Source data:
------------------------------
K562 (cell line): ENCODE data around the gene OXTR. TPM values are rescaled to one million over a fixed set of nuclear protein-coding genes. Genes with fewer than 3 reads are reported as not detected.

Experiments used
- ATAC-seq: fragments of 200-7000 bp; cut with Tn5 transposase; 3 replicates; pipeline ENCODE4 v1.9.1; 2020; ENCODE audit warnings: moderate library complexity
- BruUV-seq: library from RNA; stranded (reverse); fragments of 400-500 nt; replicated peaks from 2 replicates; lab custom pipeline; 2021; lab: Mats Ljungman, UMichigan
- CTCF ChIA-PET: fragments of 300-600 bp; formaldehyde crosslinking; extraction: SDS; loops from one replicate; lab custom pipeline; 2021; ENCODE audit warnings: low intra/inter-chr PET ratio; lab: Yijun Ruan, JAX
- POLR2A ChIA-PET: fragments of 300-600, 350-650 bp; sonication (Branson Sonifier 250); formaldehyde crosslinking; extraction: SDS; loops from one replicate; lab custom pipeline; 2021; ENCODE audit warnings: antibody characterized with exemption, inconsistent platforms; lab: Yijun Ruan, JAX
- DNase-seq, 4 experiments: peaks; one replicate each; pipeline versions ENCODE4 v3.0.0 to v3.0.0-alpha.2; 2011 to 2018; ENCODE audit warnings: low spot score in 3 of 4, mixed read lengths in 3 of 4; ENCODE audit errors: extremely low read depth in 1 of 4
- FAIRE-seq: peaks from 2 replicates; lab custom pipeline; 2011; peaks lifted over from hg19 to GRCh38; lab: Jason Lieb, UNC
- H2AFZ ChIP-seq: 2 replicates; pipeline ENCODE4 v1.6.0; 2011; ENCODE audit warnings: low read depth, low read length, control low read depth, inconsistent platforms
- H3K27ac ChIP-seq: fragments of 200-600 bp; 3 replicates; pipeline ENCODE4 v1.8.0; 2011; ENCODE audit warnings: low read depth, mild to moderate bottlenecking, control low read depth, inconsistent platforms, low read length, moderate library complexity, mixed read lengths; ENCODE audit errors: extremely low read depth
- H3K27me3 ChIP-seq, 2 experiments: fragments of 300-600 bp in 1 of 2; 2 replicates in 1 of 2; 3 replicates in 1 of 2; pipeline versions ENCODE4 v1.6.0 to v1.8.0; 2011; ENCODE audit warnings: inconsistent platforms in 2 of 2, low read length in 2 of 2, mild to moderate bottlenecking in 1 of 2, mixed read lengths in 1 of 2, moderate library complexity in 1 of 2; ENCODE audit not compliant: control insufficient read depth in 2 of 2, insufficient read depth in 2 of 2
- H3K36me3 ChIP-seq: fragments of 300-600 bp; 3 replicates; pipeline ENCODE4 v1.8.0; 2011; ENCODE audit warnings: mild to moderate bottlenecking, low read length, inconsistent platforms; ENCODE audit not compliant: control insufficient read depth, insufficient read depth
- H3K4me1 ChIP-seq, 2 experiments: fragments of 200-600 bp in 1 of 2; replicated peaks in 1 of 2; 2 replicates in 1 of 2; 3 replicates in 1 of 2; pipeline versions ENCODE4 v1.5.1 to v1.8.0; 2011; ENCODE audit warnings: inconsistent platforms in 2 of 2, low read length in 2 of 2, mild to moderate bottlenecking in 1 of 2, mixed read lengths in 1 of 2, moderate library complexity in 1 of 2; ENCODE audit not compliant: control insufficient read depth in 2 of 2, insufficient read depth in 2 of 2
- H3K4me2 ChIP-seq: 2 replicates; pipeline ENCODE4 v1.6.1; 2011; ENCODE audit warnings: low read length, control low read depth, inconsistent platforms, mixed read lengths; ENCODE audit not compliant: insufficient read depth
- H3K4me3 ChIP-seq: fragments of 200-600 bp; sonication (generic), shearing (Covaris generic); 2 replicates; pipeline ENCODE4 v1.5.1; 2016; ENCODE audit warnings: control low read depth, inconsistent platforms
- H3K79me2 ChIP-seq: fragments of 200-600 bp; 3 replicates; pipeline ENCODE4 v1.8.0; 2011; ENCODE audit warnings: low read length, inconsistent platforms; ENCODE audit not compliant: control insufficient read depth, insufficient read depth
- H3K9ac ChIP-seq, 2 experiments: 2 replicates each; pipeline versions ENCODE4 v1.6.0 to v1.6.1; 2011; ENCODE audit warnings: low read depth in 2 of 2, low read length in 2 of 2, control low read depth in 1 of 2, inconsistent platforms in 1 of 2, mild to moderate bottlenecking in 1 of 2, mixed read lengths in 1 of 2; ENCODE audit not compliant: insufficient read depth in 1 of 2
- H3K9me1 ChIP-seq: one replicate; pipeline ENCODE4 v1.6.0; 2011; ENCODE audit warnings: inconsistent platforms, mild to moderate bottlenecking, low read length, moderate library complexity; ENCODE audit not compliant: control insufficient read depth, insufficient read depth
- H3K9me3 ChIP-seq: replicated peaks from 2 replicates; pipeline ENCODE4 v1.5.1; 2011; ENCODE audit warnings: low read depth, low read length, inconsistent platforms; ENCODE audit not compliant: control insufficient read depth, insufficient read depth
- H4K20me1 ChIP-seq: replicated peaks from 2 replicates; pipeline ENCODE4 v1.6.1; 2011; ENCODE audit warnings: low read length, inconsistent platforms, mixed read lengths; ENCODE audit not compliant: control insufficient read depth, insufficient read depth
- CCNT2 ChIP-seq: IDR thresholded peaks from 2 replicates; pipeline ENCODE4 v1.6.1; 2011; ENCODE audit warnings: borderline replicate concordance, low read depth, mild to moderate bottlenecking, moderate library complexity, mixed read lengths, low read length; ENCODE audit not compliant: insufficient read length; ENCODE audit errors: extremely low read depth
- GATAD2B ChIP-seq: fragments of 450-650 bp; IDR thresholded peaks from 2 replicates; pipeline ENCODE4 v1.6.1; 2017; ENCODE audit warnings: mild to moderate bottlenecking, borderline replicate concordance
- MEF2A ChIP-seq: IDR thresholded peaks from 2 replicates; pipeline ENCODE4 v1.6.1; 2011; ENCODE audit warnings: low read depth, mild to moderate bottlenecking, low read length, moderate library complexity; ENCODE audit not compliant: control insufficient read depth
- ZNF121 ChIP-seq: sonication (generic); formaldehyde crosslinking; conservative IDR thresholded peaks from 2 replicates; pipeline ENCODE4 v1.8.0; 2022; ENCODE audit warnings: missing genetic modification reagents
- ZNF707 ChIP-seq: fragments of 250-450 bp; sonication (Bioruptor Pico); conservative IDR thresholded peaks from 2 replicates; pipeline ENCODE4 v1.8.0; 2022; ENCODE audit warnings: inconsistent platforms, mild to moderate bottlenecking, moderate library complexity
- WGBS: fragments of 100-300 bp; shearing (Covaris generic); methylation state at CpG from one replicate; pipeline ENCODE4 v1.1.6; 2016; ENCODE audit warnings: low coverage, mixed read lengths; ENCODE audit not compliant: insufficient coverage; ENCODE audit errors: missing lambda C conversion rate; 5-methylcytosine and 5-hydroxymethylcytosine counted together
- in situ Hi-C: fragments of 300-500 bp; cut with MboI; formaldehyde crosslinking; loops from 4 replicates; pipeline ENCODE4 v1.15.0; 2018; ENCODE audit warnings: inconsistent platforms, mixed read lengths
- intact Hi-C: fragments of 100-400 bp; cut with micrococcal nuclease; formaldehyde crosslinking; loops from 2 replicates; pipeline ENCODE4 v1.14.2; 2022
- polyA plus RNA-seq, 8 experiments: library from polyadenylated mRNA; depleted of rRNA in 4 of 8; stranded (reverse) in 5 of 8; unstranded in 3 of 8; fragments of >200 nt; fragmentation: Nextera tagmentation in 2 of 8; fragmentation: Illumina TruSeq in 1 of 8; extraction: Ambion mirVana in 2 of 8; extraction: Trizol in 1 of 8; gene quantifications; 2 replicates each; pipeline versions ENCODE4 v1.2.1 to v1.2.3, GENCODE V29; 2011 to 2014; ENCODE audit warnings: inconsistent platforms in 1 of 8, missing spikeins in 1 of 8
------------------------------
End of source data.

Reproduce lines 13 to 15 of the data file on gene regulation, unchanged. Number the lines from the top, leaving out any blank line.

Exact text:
- H3K4me1 ChIP-seq, 2 experiments: fragments of 200-600 bp in 1 of 2; replicated peaks in 1 of 2; 2 replicates in 1 of 2; 3 replicates in 1 of 2; pipeline versions ENCODE4 v1.5.1 to v1.8.0; 2011; ENCODE audit warnings: inconsistent platforms in 2 of 2, low read length in 2 of 2, mild to moderate bottlenecking in 1 of 2, mixed read lengths in 1 of 2, moderate library complexity in 1 of 2; ENCODE audit not compliant: control insufficient read depth in 2 of 2, insufficient read depth in 2 of 2
- H3K4me2 ChIP-seq: 2 replicates; pipeline ENCODE4 v1.6.1; 2011; ENCODE audit warnings: low read length, control low read depth, inconsistent platforms, mixed read lengths; ENCODE audit not compliant: insufficient read depth
- H3K4me3 ChIP-seq: fragments of 200-600 bp; sonication (generic), shearing (Covaris generic); 2 replicates; pipeline ENCODE4 v1.5.1; 2016; ENCODE audit warnings: control low read depth, inconsistent platforms